US Federal Reserve chief Ben Bernanke warned Wednesday that
the emergency action taken by the Bush administration in response to the
financial crisis is unlikely to produce a swift economic recovery, dpa reported.
"Stabilization of the financial markets is a critical first step, but even if they stabilize as we hope they will, broader economic recovery will not happen right away," Bernanke said in a speech to the Economic Club of New York.
President George W Bush's 700-billion-dollar rescue package for the financial markets provides the government with the power it needs to repair the economic damage and prevent wider fallout, Bernanke said.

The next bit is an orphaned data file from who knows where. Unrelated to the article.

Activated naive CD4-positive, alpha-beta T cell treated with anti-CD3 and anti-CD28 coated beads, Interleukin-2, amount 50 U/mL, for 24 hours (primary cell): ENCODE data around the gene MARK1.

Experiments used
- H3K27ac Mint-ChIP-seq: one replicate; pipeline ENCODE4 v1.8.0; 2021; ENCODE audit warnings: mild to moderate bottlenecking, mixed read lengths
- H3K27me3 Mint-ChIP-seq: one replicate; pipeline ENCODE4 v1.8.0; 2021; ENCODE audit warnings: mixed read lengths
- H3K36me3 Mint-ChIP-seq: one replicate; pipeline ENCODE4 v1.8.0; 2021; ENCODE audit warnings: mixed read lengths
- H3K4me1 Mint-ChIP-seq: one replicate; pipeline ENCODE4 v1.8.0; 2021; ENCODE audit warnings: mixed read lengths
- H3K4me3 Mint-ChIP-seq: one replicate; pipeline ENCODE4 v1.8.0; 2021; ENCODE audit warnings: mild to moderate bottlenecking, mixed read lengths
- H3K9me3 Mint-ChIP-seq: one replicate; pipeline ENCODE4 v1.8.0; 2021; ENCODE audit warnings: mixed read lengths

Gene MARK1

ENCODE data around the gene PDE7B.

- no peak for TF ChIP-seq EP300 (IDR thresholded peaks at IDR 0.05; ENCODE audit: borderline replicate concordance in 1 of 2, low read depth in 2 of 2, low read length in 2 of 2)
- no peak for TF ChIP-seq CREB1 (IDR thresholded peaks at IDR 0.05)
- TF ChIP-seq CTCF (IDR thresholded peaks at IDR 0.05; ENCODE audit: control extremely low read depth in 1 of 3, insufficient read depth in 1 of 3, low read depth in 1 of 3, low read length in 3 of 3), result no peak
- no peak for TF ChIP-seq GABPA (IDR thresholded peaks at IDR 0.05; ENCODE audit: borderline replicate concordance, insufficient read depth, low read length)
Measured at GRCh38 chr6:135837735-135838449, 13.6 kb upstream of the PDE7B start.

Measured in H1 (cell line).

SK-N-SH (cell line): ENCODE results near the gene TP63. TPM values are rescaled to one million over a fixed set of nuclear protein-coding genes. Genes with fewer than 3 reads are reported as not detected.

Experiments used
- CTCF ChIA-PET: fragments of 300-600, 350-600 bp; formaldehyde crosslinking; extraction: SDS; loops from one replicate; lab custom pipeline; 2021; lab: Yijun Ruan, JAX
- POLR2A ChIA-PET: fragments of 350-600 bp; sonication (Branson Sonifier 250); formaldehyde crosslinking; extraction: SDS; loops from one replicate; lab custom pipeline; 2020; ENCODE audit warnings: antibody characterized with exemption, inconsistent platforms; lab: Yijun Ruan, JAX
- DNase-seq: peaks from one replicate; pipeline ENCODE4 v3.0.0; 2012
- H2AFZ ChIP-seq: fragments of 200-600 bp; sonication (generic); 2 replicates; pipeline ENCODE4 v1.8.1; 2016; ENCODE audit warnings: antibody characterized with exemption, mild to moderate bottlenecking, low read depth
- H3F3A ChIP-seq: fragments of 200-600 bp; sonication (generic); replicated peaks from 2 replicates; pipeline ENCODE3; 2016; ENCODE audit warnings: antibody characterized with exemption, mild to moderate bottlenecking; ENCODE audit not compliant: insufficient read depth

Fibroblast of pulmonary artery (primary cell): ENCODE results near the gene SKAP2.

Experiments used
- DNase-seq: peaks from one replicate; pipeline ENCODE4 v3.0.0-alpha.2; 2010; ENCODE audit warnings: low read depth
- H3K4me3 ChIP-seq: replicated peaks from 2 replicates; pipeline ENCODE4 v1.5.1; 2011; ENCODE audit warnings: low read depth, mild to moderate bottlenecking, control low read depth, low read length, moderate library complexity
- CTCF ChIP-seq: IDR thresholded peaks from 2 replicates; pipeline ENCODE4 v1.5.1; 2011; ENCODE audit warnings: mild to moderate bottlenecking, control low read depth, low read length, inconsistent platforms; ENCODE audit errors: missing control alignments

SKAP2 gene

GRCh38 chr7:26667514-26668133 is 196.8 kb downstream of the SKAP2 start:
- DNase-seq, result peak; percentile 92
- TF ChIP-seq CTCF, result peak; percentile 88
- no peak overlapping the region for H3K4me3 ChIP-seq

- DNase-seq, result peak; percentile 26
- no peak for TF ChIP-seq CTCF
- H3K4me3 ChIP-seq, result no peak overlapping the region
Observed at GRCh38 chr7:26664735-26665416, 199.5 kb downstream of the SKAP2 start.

"The problems now evident in the economy are large and complex, but, in my judgement, our government now has the tools it needs to confront and solve them," Bernanke said.
US exports are likely to drop as other countries suffer economically, and a slowdown in the housing market and business investment was already underway before the full severity of the financial crisis emerged, Bernanke said.
"Ultimately, the trajectory of economic activity beyond the next few quarters will depend greatly on the extent to which financial and credit markets return to more normal functioning," Bernanke said.